I just cannot justify matlab or labview for most projects.  They're not even contenders.  The only reason matlab is still around is due to support some aging infrastructure ( code for older academic staff...) that cannot be updated.

Life is change....

Article on the Netduino

http://10rem.net/blog/2012/04/07/first-experiences-with-the-new-netduino-go-and-how-it-relates-to-net-gadgeteer

Now for an article on netduino and the gadgeteer modules.  Some useful information but more for the plug and play minded folk.  There is reference to an IO shield that will interface all this stuff with the arduino.

Article on basic arduino programming

http://www.linuxjournal.com/content/learning-program-arduino#

This is brief but nice article on some basic arduino programming.

Tuesday, April 24, 2012

Thursday, April 5, 2012

Fallacy classes

http://blog.8thlight.com/colin-jones/2012/04/04/a-few-fallacies-for-your-consideration.html

Interesting list of common classes of fallacies and some examples.

Cheating via DirectX and OpenGL article

http://altdevblogaday.com/2012/04/02/extravagant-cheating-via-direct-x/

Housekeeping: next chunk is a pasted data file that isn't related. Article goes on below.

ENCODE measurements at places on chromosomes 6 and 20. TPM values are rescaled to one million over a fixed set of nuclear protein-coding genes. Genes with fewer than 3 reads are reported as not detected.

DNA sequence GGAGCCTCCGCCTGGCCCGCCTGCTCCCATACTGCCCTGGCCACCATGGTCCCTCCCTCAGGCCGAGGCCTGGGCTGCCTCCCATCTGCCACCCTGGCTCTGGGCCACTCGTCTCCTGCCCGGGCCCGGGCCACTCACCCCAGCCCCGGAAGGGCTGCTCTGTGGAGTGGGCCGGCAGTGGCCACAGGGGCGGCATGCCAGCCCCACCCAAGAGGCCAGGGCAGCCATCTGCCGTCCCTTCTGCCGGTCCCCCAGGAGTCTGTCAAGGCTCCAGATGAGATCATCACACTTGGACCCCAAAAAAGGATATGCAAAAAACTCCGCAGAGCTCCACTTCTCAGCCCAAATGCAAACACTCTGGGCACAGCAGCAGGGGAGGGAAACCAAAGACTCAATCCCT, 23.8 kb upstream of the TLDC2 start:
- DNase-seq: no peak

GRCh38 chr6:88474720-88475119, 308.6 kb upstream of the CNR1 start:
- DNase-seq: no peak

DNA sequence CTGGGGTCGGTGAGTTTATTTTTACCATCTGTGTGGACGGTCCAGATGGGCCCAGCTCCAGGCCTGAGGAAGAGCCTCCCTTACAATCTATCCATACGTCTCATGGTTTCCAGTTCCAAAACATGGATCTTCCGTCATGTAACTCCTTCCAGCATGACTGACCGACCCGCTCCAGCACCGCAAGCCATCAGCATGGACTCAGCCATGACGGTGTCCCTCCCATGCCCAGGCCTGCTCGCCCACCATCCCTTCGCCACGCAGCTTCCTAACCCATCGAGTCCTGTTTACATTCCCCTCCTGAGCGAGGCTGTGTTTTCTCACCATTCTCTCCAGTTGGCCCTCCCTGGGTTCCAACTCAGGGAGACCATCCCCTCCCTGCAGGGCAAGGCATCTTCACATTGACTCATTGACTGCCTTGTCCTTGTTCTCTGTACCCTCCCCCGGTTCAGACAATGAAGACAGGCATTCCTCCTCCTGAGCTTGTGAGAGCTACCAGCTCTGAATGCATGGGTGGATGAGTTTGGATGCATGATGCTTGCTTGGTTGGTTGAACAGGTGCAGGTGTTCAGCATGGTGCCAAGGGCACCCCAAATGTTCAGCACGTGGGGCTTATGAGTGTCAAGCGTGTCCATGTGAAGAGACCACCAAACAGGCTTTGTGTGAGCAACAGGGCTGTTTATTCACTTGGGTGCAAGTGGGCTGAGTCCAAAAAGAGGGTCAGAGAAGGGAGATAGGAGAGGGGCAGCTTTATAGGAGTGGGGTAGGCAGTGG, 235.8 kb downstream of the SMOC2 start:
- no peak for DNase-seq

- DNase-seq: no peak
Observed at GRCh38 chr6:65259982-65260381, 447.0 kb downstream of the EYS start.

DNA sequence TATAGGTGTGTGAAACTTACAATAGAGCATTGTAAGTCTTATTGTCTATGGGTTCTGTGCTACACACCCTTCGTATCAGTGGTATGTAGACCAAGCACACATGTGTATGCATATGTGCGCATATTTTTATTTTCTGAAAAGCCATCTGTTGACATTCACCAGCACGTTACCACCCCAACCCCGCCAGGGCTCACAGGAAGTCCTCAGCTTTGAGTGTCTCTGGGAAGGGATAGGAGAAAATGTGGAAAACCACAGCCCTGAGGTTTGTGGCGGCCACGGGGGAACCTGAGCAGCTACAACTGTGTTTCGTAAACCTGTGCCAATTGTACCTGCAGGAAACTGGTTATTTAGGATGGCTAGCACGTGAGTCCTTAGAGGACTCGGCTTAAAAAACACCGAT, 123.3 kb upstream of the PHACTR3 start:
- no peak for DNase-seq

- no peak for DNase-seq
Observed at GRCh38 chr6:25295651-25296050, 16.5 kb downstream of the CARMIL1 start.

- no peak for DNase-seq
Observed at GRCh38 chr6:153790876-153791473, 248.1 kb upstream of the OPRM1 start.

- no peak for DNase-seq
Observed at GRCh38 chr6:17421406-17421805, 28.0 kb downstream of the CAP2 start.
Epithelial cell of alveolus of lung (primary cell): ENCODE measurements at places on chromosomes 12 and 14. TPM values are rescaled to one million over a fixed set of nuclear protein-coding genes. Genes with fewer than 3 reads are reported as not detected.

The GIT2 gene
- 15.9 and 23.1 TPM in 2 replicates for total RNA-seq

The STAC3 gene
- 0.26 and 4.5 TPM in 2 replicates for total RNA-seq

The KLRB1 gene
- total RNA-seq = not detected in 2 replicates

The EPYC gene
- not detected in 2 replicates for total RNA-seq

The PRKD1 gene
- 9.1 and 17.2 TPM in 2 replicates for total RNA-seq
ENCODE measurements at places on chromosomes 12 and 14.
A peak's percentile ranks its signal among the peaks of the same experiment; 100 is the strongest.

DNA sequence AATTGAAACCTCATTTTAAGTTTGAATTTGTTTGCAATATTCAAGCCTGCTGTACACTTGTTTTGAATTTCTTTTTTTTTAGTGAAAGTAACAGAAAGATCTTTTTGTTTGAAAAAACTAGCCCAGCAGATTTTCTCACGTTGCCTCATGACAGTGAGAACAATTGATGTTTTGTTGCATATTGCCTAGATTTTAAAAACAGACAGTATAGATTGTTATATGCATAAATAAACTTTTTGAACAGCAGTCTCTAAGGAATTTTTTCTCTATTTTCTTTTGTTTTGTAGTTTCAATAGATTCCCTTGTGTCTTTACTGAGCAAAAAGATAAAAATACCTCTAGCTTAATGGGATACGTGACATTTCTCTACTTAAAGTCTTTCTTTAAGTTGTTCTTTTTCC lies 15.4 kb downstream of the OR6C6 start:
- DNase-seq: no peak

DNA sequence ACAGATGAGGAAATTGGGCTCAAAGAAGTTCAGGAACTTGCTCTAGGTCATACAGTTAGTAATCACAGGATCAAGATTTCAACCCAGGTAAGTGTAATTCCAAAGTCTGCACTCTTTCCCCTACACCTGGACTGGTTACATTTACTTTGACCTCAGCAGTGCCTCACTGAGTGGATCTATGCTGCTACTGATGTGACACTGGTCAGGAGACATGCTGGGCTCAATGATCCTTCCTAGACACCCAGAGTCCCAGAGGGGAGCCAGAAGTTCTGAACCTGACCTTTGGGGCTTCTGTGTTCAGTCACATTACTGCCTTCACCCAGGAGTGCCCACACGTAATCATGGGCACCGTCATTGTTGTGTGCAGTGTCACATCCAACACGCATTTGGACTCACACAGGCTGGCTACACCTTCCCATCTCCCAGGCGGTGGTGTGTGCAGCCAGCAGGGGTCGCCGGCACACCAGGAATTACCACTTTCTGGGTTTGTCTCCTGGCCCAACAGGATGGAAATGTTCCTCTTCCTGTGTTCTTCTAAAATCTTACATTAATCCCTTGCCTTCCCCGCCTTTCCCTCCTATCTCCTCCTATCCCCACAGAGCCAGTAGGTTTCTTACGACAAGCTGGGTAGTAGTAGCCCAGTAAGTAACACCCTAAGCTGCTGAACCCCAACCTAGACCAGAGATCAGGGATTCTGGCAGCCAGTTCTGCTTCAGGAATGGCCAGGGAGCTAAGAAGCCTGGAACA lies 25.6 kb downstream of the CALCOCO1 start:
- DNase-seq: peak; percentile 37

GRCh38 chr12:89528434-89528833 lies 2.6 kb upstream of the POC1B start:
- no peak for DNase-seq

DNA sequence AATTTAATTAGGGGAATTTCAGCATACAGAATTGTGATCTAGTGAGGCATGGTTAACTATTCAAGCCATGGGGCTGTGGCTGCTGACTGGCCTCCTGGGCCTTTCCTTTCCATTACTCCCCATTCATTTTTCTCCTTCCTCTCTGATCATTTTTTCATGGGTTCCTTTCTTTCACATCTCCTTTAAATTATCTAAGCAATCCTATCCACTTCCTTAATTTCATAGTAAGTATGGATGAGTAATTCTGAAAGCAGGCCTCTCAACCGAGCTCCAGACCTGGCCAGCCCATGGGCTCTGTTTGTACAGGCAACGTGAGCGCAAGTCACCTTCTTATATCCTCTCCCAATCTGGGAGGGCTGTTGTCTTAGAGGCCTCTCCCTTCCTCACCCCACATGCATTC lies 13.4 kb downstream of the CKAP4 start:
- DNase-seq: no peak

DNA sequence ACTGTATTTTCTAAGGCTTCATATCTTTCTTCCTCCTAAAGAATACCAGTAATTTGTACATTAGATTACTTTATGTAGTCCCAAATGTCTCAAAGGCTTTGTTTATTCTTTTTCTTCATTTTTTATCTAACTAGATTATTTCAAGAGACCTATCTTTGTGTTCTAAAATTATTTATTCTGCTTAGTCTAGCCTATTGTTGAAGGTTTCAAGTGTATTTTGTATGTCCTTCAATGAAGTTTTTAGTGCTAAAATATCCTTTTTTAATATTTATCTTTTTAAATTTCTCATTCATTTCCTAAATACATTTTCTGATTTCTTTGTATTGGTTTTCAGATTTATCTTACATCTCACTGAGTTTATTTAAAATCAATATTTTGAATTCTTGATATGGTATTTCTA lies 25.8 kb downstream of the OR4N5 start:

This is an interesting breakdown on cheat mechanisms and points to some of the interesting meta games being employed by coders on both sides.

My interest in this is both from a technical standpoint of learning about new ways to access and intereact with games ( useful for all type of research projects ) and for the strategies that are being proposed and the counter strategies.

I guess my interest is more about finding functional mechanisms that can allow AI's and Bots to intereact with game environments, simply for research purposes. My personal interest in cheating at a game is kind of the inverse.  I can understand why people cheat and I'm truly fascinated by it as an emergent phenomena... I just value playing too much to actually do it myself.  Then again, I do remember some truly frustrating games that I have happily played in god mode or searched the net for some cheats to get around some bug or irritant in the game.